Valuating Your Personal Injury Claim

By far the most frequently asked question we personal injury attorneys are faced with upon signing up a new client, is, “what’s my claim worth?”

And it’s not a crass question of “what can I expect to put in my pocket?” It’s a very personal inquiry regarding the value of one’s health and welfare. Now that you’ve had the pins knocked out from under you and you’re in pain, missing work, maybe without a car, taking time out to see doctors and have a very uncertain medical future, of course you’d want to know how lawyers and juries place a number on your pain and suffering, and therefore you, as an individual.

While everyone is different, every pain is personal and everyone’s medical history is unique, believe it or not, we seasoned personal injury attorneys do have a calculated range of what an individual’s claim might be worth. But it is a range. There are many variables that go into valuating a case. Just some variables are the age of the client, past medical history, the severity of the crash, the physicians seen, the medical bills accumulated, and how badly injured the client is, in general. What is his/her medical prognosis? Is he a candidate for surgery? Has surgery already been completed?

When you first enter the office of a personal injury attorney and your accident was recent, it’s like you were dealt a hand of cards except all the cards are face down. You’ve been dealt a hand, but we can only truly value the hand once these cards are turned over, one by one.

As time goes by and you’re seeing a doctor and you have a working diagnosis, a treatment plan and now you’re back to work, the strength of your hand gets clearer and clearer. At the end of your treatment plan – usually 6 months to one year – we can now sit down and fully assess the range of value your claim has.

Don’t get me wrong. Your personal injury attorney cannot tell you precisely what your case is worth or even if it will settle within that range with the insurance company representative.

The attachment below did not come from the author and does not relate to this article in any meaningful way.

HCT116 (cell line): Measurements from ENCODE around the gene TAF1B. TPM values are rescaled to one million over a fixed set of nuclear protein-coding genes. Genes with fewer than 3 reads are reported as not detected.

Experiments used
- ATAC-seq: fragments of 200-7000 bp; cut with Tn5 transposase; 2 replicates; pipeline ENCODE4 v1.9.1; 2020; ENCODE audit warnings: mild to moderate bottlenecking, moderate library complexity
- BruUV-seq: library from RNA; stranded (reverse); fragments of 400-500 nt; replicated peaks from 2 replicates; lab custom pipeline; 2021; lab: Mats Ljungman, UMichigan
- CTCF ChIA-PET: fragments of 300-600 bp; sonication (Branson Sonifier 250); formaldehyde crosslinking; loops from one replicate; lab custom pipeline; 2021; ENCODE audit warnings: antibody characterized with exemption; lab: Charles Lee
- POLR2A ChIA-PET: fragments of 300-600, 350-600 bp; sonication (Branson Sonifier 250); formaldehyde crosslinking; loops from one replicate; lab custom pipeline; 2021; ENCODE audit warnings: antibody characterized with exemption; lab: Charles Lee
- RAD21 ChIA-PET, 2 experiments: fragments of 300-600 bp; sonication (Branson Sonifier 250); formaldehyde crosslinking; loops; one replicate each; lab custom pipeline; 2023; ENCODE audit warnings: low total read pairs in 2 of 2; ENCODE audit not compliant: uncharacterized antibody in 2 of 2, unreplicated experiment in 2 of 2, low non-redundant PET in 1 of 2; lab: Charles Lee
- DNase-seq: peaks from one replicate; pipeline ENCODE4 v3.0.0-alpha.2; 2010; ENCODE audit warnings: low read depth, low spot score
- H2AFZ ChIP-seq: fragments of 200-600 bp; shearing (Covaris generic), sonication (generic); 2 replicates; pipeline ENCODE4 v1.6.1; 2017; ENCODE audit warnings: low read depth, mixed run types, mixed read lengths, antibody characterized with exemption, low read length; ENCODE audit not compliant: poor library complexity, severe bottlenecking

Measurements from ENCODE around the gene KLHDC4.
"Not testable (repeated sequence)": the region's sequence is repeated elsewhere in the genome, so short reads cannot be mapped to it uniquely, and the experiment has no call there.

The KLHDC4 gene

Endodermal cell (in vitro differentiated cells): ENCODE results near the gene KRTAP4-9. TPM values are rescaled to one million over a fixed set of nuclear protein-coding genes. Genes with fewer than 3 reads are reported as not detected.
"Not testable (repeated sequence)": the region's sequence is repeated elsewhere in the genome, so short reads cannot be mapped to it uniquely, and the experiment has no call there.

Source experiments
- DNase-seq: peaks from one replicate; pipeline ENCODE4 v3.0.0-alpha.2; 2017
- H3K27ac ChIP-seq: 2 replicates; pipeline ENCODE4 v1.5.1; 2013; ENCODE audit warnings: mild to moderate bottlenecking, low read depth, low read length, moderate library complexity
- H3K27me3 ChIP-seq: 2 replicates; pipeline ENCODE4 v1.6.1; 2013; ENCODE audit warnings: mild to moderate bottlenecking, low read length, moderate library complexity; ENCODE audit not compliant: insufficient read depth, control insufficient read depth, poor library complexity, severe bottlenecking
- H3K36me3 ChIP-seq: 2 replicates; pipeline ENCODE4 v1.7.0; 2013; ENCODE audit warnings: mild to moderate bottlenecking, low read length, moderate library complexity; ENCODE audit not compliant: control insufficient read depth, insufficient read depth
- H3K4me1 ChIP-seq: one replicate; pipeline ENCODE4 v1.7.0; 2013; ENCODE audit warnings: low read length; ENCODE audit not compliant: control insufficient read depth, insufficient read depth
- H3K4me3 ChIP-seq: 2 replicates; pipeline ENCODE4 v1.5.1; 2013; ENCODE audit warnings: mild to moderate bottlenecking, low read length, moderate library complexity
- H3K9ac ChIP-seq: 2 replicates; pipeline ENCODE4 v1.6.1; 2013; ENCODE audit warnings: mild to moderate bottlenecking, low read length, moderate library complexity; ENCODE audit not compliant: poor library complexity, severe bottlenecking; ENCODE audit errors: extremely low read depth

What we can do is to call on our years of experience in doing this, and we also have help. There are publications and services out there that many personal injury attorneys subscribe to that let us know what juries are doing throughout the State, county by county when they award money to plaintiffs who were injured through no fault of their own.  Injuries are broken down, physicians’ identities are listed and medical specials (bills) are itemized.

So, when we determine the range of value of your case, we are doing so as a studied estimation of our knowledge and our research.  Many a smart personal injury attorney also picks up the phone and asks our colleagues who are only too happy to weigh in with an opinion of their own!

 

One Response to “Valuating Your Personal Injury Claim”

  1. Cheryl

    Short answer: The antrotey should always disburse payments for satisfaction of liens. What is typically done at my firm and every other plaintiffs firm I have ever heard of is that your antroteys will reach a settlement agreement with the defendant’s insurance carrier which will be all inclusive (read: the defendants pay you one lump sum that is not itemized). Out of that amount, your antrotey will make sure that all liens (read: medical bills) are satisfied; an antrotey has an ethical obligation to do so. Otherwise, every antrotey would just hand the money over to his client to make the client happy and the client may or may not pay their medical bills. The idea behind payment for medical bills is that the money actually be used for medical bills. There are exceptions:In situations where the public pays for medical services (read: if an indigent person uses medicaid to pay for their medical attention) and the case is settled but done so with the understanding that the injured party may require additional medical attention in the future at the tax payers’ expense, then the insurance company may have to put some portion of the funds in trust to pay for these future medical expenses. This means that the money goes to the court rather than the client or the antrotey. The idea being that if client gets free medical attention it is not fair for them to pocket some of the proceeds and then ask for more from the tax payer when there is money that could be used to offset that burden.

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